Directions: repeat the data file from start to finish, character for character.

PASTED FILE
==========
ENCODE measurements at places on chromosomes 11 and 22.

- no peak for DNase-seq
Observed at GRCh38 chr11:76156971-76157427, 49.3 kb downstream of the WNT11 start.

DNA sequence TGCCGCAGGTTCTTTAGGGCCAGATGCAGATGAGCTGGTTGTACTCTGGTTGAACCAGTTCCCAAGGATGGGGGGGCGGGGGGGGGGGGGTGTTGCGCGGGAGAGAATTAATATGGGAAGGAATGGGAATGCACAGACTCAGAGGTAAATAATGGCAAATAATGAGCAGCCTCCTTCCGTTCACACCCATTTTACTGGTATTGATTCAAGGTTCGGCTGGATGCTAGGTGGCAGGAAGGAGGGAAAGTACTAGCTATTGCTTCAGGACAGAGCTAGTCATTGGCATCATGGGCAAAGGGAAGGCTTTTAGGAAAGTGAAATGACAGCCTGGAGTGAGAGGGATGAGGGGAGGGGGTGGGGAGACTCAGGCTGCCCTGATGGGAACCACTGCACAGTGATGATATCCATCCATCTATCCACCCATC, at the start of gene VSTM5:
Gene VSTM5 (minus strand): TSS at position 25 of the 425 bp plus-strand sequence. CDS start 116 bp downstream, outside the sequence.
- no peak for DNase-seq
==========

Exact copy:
ENCODE measurements at places on chromosomes 11 and 22.

- no peak for DNase-seq
Observed at GRCh38 chr11:76156971-76157427, 49.3 kb downstream of the WNT11 start.

DNA sequence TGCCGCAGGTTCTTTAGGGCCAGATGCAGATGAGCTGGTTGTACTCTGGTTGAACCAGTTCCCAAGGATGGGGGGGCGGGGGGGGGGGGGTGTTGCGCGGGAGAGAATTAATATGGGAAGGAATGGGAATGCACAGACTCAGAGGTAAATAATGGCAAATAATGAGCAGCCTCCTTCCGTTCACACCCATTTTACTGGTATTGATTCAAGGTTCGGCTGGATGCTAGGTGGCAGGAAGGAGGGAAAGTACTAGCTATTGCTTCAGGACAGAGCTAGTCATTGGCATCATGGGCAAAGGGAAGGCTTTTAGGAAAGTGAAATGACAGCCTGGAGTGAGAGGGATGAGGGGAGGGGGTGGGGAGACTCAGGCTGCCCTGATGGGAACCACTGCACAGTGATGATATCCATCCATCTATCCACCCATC, at the start of gene VSTM5:
Gene VSTM5 (minus strand): TSS at position 25 of the 425 bp plus-strand sequence. CDS start 116 bp downstream, outside the sequence.
- no peak for DNase-seq